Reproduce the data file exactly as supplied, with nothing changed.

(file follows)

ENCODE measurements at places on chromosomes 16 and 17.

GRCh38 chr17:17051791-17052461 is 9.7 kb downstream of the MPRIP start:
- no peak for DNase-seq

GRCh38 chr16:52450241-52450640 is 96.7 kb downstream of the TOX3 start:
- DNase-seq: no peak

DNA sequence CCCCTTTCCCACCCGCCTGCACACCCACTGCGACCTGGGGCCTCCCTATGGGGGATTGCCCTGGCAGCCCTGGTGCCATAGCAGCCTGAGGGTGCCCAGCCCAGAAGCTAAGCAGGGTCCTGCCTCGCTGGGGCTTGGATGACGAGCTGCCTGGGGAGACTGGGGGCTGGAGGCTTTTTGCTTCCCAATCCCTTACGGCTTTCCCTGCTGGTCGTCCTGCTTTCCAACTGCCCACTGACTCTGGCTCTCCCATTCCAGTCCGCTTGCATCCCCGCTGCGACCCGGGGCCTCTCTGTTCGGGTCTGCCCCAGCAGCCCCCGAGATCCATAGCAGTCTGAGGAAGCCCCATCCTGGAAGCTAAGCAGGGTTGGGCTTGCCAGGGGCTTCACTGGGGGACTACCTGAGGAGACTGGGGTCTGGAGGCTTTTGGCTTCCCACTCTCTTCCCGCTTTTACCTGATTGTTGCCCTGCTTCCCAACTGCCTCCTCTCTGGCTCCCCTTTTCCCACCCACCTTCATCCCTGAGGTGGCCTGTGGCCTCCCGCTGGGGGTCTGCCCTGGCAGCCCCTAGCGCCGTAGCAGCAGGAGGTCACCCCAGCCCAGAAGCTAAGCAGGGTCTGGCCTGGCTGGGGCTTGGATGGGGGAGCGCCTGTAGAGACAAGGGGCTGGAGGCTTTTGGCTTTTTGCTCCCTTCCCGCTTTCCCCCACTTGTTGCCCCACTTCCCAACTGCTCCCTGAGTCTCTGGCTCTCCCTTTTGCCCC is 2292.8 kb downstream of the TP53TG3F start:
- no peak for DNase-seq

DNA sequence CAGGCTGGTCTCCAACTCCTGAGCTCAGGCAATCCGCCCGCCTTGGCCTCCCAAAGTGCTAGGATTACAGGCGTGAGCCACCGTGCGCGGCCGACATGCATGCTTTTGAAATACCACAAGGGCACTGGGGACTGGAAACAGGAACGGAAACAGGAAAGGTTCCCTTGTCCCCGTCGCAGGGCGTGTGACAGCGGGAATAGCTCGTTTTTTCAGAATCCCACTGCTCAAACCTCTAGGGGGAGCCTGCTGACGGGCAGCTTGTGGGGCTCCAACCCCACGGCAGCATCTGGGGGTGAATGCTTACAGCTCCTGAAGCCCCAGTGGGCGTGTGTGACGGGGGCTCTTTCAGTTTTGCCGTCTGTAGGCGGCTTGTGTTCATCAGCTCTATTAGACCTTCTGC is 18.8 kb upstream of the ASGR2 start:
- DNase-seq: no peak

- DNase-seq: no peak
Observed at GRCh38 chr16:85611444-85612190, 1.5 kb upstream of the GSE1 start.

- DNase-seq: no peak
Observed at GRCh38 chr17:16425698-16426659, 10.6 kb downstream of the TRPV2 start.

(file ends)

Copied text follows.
ENCODE measurements at places on chromosomes 16 and 17.

GRCh38 chr17:17051791-17052461 is 9.7 kb downstream of the MPRIP start:
- no peak for DNase-seq

GRCh38 chr16:52450241-52450640 is 96.7 kb downstream of the TOX3 start:
- DNase-seq: no peak

DNA sequence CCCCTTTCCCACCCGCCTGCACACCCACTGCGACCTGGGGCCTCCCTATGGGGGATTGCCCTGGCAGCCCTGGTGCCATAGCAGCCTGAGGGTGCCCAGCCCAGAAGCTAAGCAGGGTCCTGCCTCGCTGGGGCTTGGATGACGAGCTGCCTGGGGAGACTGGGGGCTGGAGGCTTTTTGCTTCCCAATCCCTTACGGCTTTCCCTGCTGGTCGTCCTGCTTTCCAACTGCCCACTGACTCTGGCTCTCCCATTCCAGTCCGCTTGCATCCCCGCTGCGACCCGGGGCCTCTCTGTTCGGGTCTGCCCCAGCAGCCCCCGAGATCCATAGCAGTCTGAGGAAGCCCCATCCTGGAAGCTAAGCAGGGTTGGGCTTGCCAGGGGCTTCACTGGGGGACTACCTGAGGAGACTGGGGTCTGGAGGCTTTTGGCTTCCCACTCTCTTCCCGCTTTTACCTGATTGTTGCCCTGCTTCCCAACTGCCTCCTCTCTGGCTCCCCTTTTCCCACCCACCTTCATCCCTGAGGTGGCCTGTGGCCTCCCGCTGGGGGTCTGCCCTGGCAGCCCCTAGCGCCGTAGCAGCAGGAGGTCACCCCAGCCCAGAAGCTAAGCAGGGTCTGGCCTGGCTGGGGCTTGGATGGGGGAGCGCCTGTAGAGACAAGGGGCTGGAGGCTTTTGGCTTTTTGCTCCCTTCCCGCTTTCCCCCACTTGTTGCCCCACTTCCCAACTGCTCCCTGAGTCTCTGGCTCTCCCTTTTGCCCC is 2292.8 kb downstream of the TP53TG3F start:
- no peak for DNase-seq

DNA sequence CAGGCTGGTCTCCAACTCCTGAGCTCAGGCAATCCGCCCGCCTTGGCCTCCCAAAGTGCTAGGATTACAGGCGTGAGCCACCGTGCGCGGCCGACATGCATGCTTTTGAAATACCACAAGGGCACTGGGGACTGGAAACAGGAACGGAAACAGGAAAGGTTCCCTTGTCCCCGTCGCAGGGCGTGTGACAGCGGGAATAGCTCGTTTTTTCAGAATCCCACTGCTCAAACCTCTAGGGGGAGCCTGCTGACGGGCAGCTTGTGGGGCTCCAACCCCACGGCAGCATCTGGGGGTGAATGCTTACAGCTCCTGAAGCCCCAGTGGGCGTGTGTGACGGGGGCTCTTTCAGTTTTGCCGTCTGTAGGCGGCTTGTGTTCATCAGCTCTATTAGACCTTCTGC is 18.8 kb upstream of the ASGR2 start:
- DNase-seq: no peak

- DNase-seq: no peak
Observed at GRCh38 chr16:85611444-85612190, 1.5 kb upstream of the GSE1 start.

- DNase-seq: no peak
Observed at GRCh38 chr17:16425698-16426659, 10.6 kb downstream of the TRPV2 start.